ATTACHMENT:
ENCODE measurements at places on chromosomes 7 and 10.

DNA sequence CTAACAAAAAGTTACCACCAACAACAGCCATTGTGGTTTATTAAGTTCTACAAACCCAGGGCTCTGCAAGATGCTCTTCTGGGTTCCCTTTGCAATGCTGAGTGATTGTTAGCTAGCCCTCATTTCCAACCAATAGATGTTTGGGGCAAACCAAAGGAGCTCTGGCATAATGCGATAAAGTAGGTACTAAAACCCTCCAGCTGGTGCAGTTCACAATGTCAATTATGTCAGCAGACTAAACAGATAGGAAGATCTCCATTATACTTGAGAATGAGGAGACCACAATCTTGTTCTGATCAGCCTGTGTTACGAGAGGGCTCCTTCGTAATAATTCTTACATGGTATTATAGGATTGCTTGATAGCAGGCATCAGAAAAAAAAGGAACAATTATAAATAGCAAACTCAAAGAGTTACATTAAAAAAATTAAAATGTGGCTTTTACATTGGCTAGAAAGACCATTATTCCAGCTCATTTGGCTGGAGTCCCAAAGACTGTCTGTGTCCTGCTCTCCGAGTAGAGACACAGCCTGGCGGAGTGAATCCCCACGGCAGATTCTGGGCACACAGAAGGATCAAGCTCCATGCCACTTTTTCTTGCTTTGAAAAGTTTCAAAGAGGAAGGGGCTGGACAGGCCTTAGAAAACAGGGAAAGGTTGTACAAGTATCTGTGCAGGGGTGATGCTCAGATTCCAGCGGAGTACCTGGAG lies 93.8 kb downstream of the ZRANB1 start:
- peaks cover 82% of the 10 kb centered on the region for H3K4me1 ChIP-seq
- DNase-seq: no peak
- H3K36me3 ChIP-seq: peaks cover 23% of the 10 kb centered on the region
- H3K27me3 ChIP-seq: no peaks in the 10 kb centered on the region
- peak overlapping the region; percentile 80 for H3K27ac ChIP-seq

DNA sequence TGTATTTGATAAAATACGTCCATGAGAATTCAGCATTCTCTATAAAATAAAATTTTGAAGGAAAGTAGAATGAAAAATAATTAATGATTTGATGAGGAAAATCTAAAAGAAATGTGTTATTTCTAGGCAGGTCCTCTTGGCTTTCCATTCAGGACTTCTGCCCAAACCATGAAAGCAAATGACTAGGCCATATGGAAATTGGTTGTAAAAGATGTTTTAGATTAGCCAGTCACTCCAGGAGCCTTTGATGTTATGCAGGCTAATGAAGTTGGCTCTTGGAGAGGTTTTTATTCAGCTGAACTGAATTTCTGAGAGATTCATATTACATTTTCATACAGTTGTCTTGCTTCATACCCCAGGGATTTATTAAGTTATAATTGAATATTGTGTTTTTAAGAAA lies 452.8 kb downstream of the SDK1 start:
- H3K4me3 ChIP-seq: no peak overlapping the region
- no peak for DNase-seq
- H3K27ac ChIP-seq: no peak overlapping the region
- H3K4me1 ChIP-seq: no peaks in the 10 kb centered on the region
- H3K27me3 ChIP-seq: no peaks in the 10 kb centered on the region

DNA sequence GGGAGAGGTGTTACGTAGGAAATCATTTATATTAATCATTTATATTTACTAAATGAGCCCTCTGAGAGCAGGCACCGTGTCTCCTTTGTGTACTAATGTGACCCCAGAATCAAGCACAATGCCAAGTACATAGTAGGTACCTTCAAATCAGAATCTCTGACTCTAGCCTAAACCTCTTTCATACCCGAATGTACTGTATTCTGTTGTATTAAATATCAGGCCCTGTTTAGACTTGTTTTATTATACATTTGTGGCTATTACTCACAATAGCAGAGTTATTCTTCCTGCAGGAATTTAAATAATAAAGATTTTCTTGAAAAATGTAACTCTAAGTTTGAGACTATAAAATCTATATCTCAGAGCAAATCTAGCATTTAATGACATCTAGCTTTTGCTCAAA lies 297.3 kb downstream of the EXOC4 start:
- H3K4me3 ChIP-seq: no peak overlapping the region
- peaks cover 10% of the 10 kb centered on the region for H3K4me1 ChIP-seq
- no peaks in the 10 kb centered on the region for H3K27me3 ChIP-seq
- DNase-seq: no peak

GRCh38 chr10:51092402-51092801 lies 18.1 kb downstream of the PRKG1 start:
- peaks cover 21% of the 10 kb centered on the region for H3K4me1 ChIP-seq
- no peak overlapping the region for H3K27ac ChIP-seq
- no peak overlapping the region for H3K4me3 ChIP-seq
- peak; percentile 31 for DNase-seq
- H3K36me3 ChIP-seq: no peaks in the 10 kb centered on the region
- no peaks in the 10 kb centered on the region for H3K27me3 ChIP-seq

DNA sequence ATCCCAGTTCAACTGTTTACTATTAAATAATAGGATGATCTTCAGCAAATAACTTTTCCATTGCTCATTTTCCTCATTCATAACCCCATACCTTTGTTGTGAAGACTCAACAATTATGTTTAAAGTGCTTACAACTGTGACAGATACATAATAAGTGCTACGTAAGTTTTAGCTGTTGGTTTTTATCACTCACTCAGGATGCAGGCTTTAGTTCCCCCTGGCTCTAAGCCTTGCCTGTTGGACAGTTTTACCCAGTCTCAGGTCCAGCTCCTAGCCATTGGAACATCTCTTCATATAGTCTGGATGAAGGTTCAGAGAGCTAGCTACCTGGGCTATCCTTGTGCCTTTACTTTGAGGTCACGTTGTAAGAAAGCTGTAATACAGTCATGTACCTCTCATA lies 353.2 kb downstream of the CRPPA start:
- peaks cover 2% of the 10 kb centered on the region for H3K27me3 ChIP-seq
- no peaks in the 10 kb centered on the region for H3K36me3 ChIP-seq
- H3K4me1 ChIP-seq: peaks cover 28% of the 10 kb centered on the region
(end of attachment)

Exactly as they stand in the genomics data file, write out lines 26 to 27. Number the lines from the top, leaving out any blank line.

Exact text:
DNA sequence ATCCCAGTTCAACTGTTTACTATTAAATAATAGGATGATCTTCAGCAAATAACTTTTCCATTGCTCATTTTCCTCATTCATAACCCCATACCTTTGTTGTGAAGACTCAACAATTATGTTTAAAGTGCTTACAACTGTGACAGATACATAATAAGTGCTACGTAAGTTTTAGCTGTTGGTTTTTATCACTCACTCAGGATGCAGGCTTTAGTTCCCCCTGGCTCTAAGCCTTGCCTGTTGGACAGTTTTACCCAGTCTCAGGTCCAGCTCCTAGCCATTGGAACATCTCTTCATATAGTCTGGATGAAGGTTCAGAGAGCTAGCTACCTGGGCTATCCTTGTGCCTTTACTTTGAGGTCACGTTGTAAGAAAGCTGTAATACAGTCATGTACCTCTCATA lies 353.2 kb downstream of the CRPPA start:
- peaks cover 2% of the 10 kb centered on the region for H3K27me3 ChIP-seq